As late as the sixteenth century, there was still little recognition that fossils were remains of living organisms. The etymology of the word fossil comes from the Latin for things having been dug up. As this indicates, the term was applied to wide variety of stone and stone-like objects without regard to whether they might have an organic origin. One reason that the possibility that fossils might be actual remains of once living organisms was not more widely considered, was that the natural philosophy of the period encouraged alternative explanations. Both the Aristotelian and Neoplatonic schools of philosophy provided intellectual frameworks where it was reasonable to believe that stony objects might grow within the earth to resemble living things. Neoplatonic philosophy maintained that there could be affinities between living and non living objects that could cause one to resemble the other. The Aristotelian school maintained that it was possible for the seeds of living organisms to enter the ground and generate objects that resembled those organisms (Rudwick 1972).

The seventeenth century, often referred to as the Age of Reason, saw fundamental changes in natural philosophy that were reflected in the analysis of fossils. In 1665, Robert Hooke published Micrographia, an illustrated collection of his observations with a microscope. One of these observations was titled Of Petrify'd wood, and other Petrify'd bodies, which included a comparison between petrified wood and ordinary wood. He concluded that petrified wood was ordinary wood that had been soaked with "water impregnated with stony and earthy particles." He then went on to suggest that several kinds of fossil sea shells were formed from ordinary shells by a similar process. He argued against the prevalent view that such objects were "Stones form'd by some extraordinary Plastick virtue latent in the Earth itself" (Hooke 1665).

Illustration from Steno's 1667 paper of a Shark head with a tooth and a fossil tooth

In 1667, Nicholas Steno wrote a paper on a large shark head he had dissected the year before, in which he compared the teeth of the shark with the common fossil objects known as tongue stones. He concluded that the fossils must have been shark teeth. This caused Steno to take an interest in the question of fossils and to address some of the objections that were raised against their organic origin. As a result, he did some geological research and in 1669 published Forerunner to a Dissertation on a solid naturally enclosed in a solid. In that work, Steno drew a clear distinction between objects such as rock crystals that really were formed within rocks and objects such as fossil shells and shark teeth that were formed outside of the rocks they were found in. Steno realized that certain kinds of rock had been formed by the successive deposition of horizontal layers of sediment and that fossils were the remains of living organisms that had become buried in that sediment. Steno who, like almost all seventeenth century natural philosophers, believed that the earth was only a few thousand years old, resorted to the Biblical flood as a possible explanation for fossils of marine organisms that were found very far from the sea (Rudwick 1972).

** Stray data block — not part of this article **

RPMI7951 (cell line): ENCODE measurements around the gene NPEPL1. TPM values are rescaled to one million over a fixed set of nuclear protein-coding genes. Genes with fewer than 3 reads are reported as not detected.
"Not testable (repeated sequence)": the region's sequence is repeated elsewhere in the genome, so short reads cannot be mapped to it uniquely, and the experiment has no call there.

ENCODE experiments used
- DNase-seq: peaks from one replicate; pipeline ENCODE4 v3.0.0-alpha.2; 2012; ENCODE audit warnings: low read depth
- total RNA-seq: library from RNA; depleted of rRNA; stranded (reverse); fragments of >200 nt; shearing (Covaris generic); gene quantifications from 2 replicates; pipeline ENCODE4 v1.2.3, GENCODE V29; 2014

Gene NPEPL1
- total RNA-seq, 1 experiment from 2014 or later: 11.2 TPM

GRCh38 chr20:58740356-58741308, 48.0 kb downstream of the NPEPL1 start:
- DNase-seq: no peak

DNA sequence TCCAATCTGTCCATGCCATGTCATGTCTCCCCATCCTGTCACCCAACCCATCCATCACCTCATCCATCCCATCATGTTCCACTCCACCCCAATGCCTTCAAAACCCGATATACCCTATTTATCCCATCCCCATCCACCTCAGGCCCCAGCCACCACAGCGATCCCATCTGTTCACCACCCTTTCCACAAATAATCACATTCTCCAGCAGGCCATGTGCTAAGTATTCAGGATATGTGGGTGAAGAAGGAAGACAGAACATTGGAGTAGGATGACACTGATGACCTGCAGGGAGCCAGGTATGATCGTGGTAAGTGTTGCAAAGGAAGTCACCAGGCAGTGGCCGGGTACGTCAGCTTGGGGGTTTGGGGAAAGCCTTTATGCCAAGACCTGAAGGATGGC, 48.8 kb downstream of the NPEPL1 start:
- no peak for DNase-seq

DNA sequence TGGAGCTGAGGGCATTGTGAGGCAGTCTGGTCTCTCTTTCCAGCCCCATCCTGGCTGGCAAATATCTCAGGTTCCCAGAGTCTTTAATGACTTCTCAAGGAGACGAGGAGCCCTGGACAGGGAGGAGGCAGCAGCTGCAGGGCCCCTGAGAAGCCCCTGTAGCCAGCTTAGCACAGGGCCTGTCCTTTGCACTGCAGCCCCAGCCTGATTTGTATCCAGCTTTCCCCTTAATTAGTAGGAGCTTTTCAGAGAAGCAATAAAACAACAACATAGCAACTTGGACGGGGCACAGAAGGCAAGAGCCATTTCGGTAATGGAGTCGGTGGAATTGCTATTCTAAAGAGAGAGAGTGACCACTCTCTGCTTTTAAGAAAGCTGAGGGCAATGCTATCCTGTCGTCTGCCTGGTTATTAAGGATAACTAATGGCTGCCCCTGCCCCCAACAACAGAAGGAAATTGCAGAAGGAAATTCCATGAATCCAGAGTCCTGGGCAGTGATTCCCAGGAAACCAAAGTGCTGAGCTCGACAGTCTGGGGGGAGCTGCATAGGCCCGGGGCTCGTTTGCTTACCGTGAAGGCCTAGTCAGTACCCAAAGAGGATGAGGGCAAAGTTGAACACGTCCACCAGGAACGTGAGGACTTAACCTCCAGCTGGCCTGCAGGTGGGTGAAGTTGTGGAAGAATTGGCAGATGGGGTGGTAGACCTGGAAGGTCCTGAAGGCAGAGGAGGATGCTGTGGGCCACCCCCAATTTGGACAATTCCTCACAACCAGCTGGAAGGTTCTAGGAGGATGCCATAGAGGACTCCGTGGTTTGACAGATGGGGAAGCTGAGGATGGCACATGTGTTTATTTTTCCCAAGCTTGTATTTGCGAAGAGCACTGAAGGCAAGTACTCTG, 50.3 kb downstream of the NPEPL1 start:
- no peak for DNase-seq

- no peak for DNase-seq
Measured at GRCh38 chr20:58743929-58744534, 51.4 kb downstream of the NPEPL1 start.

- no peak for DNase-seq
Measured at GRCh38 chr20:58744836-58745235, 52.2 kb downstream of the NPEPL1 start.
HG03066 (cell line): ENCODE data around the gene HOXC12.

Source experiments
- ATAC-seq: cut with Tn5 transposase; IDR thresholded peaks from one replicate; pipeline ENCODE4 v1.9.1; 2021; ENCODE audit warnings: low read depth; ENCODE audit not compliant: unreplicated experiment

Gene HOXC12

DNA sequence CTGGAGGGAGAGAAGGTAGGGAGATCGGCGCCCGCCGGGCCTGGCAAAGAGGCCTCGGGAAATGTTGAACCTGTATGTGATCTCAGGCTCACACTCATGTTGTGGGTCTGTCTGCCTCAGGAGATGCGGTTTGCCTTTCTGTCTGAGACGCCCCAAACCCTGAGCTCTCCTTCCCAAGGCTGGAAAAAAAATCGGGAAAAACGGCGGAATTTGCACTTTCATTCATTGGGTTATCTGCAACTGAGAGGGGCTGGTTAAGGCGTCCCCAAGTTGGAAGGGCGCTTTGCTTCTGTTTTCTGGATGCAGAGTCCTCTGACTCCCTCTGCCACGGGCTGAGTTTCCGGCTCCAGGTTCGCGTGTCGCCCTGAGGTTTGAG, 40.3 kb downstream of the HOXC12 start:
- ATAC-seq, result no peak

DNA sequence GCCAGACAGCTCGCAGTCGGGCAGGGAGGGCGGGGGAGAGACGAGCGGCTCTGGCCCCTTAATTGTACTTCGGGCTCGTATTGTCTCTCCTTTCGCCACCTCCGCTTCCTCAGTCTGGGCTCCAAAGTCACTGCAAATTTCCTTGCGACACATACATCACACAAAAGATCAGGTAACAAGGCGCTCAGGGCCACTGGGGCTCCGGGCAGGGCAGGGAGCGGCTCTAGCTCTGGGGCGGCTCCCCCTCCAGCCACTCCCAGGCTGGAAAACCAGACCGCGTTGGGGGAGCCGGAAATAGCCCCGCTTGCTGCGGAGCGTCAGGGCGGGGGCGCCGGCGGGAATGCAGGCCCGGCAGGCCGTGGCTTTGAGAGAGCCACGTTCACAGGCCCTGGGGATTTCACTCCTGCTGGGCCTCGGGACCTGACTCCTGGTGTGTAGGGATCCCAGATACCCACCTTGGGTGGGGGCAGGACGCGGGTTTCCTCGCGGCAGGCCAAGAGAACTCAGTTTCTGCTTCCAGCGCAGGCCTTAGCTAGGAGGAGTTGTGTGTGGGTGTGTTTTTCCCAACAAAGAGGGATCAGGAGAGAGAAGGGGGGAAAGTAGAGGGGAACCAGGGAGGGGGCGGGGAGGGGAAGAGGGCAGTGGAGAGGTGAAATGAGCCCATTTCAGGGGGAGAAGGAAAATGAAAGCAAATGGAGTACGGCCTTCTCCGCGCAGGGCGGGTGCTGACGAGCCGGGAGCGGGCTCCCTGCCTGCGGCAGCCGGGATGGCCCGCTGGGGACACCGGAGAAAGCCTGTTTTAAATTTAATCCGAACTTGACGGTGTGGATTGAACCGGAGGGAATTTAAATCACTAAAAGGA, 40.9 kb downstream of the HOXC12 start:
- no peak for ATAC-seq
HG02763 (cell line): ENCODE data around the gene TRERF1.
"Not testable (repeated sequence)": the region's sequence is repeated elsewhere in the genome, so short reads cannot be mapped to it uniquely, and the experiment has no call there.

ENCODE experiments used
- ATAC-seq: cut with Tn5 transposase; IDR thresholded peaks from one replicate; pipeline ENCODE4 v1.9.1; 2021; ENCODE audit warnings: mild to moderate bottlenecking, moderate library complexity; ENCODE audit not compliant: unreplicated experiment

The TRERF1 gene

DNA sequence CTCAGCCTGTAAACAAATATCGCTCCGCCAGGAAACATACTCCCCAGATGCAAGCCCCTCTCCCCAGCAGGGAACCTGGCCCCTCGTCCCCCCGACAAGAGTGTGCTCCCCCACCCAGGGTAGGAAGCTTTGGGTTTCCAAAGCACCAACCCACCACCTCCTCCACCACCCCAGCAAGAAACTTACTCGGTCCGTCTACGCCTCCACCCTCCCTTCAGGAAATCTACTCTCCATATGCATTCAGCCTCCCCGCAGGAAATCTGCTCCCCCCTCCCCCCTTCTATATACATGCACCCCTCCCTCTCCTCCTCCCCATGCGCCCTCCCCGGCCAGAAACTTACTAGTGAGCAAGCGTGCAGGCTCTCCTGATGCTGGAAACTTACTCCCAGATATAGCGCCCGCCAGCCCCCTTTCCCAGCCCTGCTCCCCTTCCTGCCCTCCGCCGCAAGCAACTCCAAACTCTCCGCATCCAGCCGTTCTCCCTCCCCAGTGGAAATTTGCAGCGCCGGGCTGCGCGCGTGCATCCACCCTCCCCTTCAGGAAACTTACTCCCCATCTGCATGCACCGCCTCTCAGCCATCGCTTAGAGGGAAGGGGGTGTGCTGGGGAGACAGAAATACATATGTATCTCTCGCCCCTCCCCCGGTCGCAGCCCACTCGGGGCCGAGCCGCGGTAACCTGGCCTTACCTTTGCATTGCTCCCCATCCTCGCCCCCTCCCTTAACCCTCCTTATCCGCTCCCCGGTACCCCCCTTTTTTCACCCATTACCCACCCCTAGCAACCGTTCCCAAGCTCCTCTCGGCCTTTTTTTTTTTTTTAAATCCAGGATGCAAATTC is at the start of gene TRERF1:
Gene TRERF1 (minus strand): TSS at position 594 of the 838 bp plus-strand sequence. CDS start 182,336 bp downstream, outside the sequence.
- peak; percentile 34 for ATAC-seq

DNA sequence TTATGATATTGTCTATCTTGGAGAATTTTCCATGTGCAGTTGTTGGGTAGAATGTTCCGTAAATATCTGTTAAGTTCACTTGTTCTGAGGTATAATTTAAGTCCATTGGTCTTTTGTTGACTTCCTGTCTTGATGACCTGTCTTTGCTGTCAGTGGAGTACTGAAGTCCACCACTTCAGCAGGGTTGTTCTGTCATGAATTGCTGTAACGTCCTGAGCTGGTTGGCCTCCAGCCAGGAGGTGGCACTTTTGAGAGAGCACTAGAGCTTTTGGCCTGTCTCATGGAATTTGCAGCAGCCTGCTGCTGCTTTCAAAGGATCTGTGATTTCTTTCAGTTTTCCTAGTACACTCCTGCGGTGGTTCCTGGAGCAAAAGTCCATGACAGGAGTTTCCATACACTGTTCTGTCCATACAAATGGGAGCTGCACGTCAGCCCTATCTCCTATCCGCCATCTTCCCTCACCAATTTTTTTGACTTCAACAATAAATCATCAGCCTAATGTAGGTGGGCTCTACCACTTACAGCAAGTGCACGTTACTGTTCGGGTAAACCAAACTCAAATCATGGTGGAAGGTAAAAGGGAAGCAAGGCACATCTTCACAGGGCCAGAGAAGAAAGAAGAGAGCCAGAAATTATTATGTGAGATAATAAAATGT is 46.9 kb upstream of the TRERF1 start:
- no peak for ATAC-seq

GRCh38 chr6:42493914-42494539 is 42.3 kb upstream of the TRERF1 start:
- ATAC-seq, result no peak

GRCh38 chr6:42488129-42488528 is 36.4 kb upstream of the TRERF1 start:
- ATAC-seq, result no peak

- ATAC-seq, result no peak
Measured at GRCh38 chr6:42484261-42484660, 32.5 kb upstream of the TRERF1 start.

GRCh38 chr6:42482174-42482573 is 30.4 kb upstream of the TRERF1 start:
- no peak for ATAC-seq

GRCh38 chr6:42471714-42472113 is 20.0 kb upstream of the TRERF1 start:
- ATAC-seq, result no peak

Despite the considerable influence of Forerunner, naturalists such as Martin Lister (1638-1712) and John Ray (1627-1705) continued to question the organic origin of some fossils. They were particularly concerned about objects such as fossil ammonites, which Hooke had claimed were organic in origin, which did not closely resemble any known living species. This raised the possibility of extinction, which they found difficult to accept for philosophical and theological reasons (Rudwick 1972).

The phenomena of extinction, as evidenced by the discovery of fossils of organisms no longer known to exist on Earth, initially presented a religious/philosophical problem for those who professed Divine Creation of all of nature’s creatures. If God is perfect, and He made a perfect creation, why would He allow any of his created organisms to become extinct? Because of these religious concerns, even many scientists in the seventeenth and eighteenth centuries, when fossils were being widely discovered, denied the reality of extinction, believing that the animals depicted from the fossils were still living in remote regions of the planet. Dr. Thomas Molyneux, the naturalist who first described the extinct Irish Elk, professed in 1697, when describing the remains of this deer,

no real species of living creatures is so utterly extinct, as to be lost entirely out of the World, since it was first created, is the opinion of many naturalists; and 'tis grounded on so good a principle of Providence taking care in general of all its animal productions, that it deserves our assent (Waggoner 1996).

Eighteenth century

illustration of an Indian elephant jaw and a mammoth jaw from Cuvier's 1796 paper on living and fossil elephants

In his 1778 work Epochs of Nature, Georges Buffon referred to fossils, in particular the discovery of what he thought of as fossils of tropical species such as the elephant and rhinoceros in northern Europe, as evidence for the theory that the earth had started out much warmer than it currently was and had been gradually cooling.